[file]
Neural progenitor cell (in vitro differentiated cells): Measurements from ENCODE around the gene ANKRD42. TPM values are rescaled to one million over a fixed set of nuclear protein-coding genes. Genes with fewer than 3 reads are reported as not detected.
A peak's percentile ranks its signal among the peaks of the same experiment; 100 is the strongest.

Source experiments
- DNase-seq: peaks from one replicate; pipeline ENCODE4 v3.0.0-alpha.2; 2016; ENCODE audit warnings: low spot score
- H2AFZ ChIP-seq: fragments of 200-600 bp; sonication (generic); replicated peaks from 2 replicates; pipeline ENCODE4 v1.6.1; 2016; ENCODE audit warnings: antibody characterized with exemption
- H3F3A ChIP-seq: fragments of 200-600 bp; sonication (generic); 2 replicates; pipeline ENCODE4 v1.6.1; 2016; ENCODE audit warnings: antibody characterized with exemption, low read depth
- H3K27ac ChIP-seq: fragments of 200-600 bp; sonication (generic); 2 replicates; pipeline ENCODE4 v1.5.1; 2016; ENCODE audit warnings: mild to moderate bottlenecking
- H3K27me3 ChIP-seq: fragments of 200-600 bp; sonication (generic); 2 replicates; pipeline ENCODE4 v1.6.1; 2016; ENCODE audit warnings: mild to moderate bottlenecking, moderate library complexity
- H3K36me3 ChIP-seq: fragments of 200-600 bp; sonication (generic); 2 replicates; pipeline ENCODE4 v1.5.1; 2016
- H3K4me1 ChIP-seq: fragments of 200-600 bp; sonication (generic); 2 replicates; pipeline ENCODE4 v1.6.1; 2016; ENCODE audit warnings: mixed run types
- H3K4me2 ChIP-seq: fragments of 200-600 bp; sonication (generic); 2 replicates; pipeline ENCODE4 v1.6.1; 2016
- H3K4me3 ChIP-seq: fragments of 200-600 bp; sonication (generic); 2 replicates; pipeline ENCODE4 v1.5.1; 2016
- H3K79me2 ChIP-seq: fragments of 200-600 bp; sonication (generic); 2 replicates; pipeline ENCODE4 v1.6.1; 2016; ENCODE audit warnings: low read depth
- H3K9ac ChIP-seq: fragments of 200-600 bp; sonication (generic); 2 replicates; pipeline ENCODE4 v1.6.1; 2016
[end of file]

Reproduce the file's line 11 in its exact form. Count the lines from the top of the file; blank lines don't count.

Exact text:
- H3K4me2 ChIP-seq: fragments of 200-600 bp; sonication (generic); 2 replicates; pipeline ENCODE4 v1.6.1; 2016